By Gerald Priestland
BBC News, India
This From Our Own Correspondent was first broadcast on 13 June, 1964.
Jawaharlal Nehru became India's first prime minister after the country gained independence from Britain in 1947. He died while still in power 17 years later. Travelling on the train carrying the prime minister's body, Gerald Priestland describes Nehru's final journey.
"You must be mad to go on that train," they said.
Nehru died aged 74
"Why spend 24 hours in a cattle truck when you can fly there in just over one hour?"
Well, that train was the funeral special, taking the major remains of Mr Nehru for immersion in the holy Ganges at Allahabad.
I am glad I went on it, not because it was not uncomfortable, it was, but because it reminded me of what India's really all about.
As we rumbled across the sandy flatness of the north Indian plain, bleached and corroded by the sun, people came down to the side of the line to have darshan, to be vouchsafed vision of the sacred relics.
They packed on to the platforms of country stations to bathe in the reputation of a man whose constant urgings to become scientific, secular and socialist they must have considered far above and beyond them
This was the heartland of Mr Nehru's Congress Party, and they came down from villages that one could see were still untouched by the first, second or third, five year plan.
They stood among fields where peacocks strutted in flocks as evening gathered.
They packed on to the platforms of country stations to bathe in the reputation of a man whose constant urgings to become scientific, secular and socialist they must have considered far above and beyond them.
Such advice was for the learned, for them, there remained the spiritual emanations from his ashes.
In the press coaches it was suffocating. Officialdom did its best.
I managed to climb out on to the roof of my coach and stumble along the top of the train, jumping the gaps till I reached it
There were free issues of explosive fizzy lemonade. In every compartment there were earthenware crocks of drinking water.
Sweepers crawled on all fours mopping up the dust that swirled in, and at one stop, great blocks of ice were dragged aboard in galvanised baths and set under the ceiling fans, so that the blast they circulated would become a little less searing.
At every stop it was like the rush hour on the London Underground.
Those lounging on the seats inside stared with wonder through securely barred windows at the shoal of humanity pressed against the outside.
Once, the Indian reporters in my compartment told the curious peasants who peered back at us, that a French correspondent was President Nasser of Egypt.
The peasants replied that they were grateful for the honour his Excellency was doing them. They meant it, and I am glad the Frenchman gave dignity to a bad joke by bowing in reply.
It was impossible to get on to the platform to make one's way to the white funeral coach where the urn was displayed on its floodlit pedestal.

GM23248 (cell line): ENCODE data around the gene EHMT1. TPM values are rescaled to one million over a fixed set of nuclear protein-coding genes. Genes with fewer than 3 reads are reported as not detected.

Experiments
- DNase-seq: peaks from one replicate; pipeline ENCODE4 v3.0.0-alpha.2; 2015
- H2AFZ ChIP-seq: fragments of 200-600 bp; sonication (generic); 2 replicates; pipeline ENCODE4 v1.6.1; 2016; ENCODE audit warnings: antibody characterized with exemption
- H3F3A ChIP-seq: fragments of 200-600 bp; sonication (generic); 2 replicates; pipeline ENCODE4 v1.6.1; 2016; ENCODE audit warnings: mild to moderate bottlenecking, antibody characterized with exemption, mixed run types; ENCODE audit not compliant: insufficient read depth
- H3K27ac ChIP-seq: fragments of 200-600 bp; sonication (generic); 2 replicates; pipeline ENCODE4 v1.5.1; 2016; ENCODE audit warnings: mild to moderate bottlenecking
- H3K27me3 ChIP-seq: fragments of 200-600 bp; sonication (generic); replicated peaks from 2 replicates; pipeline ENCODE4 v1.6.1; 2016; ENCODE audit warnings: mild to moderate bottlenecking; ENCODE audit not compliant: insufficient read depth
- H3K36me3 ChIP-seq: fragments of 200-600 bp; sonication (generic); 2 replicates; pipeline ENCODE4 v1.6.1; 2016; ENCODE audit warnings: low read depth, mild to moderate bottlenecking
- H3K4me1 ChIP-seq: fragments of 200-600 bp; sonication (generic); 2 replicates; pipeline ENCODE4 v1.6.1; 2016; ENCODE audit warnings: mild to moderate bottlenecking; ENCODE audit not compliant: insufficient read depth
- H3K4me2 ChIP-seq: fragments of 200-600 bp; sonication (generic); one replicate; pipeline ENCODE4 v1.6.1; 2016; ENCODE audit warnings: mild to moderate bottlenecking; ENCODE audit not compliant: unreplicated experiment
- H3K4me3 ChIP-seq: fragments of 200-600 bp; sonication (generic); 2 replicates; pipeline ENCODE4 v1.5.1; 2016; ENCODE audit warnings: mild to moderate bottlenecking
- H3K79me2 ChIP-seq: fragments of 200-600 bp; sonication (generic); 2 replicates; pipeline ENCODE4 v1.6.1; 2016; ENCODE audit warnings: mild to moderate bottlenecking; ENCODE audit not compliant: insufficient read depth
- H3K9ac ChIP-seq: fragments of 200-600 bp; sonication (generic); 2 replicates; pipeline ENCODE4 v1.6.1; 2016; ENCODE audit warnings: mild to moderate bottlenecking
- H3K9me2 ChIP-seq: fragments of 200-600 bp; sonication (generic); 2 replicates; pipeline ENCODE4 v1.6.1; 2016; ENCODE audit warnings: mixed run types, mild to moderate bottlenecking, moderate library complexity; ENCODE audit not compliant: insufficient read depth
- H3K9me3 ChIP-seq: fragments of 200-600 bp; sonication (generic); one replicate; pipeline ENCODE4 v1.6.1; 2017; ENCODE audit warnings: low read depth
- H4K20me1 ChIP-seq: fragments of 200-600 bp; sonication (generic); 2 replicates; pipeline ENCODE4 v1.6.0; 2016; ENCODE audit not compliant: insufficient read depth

But at Cawnpore, I managed to climb out on to the roof of my coach and stumble along the top of the train, jumping the gaps till I reached it.
It was one of the most enthralling sensations of my life, one that invaded every physical sense. I squatted there, wedged between the roof of the station and the roof of the coach.
It was like observing the very bloodstream of India, hot and throbbing, every head below a human corpuscle
Below, the crowd surged to and fro like a heavy sea against a cliff, uttering a continuous wordless roar. They were men, all of them men, not a woman in sight.
I was battered by the sound. Stifled by the heat that rose up with a strange mixed aroma of sweat, spices and flowers, the flowers they had brought to toss before the urn.
I was rocked by the beating of thousands upon the side of the heavy coach.
It was like observing the very bloodstream of India, hot and throbbing, every head below a human corpuscle.
And so, Hinduism took its wandering son back to its bosom
Then on through the night, with every now and again a chant of "Chacha Nehru amar hai", "Uncle Nehru is immortal" swelling tip and tapering off from the trackside.
The final scenes at the confluence of the Ganges, the Jumna and the invisible Sarasvati River, the holiest of Hindu ends for this agnostic Westernised leader, hammered it all home, the unalterable Indianness of India.
As one Indian pointed out to me, it was inevitable that Mr Nehru, despite his wishes, should have had a religious funeral.
The New Delhi electric crematorium is still not operational after eight years' work on it, and the priests are the only people who know how to set about a cremation.
And so, Hinduism took its wandering son back to its bosom, with the Indian army's amphibians handling the transport, and the Indian air force scoring one direct hit and two near misses with showers of petals.
On shore, a million people joined in the public holiday.
There was hardly a wet eye to be seen, and the weird triangular banners of the holy men fluttered over their encampment on the sandbanks like a goblin army ready to invade the nation.